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First and foremost: make an active choice about what your email signature should be. Don’t let the email client’s default setting decide for you!

The signature format depends on the context, who you are, and what you want to convey.


A long signature works better for formal, business-conservative contexts. When you want to convey authority and oraganisational position. Example:

Justin Case

Contingency Manager

Office: 213 851 6142

Cell: 310 347 8734 

[email protected]

Mo Better Prepared LLC

1616 North Poinsettia Place #425

Los Angeles CA 90046



A short signature is better for less formal contexts. Example:

Justin Case | 310 347 8734


Find what works for you. Look at other people’s signatures and find what you like and don’t like, and why.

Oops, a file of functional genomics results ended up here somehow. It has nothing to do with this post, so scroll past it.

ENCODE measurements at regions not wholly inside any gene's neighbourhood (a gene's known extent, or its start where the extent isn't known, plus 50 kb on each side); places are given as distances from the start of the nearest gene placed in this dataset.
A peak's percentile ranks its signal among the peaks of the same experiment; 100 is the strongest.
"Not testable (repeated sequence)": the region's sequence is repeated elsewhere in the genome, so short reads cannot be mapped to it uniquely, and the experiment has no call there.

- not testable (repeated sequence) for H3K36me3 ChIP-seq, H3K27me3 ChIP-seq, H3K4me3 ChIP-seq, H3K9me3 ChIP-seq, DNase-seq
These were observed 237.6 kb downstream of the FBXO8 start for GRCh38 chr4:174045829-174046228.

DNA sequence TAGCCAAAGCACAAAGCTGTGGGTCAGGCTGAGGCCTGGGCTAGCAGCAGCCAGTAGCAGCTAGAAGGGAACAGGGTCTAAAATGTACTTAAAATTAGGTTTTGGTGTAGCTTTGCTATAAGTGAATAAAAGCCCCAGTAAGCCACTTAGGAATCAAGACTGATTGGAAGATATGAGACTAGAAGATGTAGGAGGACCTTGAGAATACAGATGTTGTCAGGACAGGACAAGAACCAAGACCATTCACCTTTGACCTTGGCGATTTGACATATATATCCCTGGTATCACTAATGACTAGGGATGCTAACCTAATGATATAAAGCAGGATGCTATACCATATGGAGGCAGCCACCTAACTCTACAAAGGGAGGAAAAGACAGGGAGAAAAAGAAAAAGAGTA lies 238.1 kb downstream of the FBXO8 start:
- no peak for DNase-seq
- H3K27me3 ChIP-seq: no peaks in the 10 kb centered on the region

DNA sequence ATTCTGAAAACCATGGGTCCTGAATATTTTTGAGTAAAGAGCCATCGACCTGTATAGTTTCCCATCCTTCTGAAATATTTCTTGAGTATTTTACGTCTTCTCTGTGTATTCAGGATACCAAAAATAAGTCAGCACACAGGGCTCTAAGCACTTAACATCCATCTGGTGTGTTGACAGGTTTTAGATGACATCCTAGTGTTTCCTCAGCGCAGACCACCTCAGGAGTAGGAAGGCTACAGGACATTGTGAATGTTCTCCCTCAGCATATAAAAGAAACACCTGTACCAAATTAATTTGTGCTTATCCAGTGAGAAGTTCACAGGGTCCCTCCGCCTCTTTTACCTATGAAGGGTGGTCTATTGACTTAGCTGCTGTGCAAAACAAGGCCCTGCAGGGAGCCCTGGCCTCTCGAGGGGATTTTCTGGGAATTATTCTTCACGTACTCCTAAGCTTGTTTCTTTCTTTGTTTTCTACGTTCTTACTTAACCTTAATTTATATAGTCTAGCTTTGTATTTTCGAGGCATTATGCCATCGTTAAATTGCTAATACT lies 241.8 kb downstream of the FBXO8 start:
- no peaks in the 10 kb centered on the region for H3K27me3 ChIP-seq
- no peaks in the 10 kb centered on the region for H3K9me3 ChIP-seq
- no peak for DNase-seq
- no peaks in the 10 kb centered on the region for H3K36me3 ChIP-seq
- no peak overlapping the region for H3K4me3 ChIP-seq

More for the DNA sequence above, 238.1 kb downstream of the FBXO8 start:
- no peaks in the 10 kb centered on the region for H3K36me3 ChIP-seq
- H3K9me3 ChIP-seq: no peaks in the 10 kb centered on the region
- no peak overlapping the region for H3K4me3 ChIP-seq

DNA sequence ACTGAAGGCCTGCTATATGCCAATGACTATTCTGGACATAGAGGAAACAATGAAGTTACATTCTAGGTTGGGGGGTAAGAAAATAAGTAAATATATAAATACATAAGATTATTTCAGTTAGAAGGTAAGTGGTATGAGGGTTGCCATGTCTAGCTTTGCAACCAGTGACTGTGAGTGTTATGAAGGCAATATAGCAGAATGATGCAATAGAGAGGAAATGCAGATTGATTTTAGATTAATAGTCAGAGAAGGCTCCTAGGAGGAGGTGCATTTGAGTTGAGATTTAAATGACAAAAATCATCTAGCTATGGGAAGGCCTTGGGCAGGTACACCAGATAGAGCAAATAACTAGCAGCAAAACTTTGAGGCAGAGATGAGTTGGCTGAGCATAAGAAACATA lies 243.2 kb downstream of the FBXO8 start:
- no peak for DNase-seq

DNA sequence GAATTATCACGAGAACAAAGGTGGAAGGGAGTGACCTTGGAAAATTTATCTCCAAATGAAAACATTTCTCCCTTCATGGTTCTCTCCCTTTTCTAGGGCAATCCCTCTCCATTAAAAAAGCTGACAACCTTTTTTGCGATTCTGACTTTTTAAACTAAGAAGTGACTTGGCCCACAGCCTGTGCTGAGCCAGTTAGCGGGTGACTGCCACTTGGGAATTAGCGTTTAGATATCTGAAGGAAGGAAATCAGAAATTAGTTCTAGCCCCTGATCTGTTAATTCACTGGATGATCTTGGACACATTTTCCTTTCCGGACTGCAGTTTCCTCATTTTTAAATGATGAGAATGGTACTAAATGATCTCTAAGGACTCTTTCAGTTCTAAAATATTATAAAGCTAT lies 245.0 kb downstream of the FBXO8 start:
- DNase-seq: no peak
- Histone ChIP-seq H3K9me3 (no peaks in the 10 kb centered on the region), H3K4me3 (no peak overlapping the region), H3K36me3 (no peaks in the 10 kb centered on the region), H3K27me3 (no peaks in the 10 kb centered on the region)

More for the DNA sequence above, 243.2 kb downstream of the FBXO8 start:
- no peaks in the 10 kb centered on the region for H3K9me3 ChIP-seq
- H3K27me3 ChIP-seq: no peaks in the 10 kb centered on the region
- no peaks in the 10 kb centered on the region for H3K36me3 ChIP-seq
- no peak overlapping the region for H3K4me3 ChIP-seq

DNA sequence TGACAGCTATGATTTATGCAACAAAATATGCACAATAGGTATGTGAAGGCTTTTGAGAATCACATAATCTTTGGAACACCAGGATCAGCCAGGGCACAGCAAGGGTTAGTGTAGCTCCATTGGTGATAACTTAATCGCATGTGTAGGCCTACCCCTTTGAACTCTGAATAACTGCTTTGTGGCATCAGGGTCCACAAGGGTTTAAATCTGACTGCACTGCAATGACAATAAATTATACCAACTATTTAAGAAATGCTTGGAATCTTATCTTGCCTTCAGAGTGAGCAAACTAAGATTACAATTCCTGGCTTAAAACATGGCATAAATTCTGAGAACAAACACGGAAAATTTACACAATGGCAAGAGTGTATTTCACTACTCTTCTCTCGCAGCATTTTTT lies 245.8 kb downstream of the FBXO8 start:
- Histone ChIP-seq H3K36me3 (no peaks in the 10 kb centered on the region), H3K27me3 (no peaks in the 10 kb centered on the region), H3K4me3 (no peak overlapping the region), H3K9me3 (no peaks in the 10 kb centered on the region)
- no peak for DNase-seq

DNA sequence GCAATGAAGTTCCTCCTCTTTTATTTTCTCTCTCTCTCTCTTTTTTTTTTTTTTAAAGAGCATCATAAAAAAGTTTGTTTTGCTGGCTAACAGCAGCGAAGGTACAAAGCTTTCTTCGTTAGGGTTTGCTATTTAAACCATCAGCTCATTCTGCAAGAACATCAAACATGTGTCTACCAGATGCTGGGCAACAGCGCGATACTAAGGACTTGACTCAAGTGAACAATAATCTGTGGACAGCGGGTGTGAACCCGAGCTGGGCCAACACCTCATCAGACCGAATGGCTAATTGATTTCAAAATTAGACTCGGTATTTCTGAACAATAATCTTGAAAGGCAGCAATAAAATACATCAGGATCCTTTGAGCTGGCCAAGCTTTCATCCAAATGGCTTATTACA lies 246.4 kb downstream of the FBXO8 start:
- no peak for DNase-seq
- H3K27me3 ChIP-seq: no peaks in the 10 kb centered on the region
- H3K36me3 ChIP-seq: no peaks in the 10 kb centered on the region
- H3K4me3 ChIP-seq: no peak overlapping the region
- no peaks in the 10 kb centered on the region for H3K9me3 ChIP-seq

Usually businesses and organizations will have their own templates for signatures, that mey be more or less mandatory.

If you use several devices (computers, phones, tablets) for your email, make sure they all have the same signature.

Some prefer the amendment “Sent from my mobile device” or the likes on their phones, to make recipients more forgiving towards typos or very brief comminication. Myself I prefer to have the same signature everywhere.

In my Outlook account at work I have two variations of the same signature.


Default:

Make it a great day,

Chris


Alternate, used for first time formal communication:

Make it a great day,

Christopher Papastefanou,

My title

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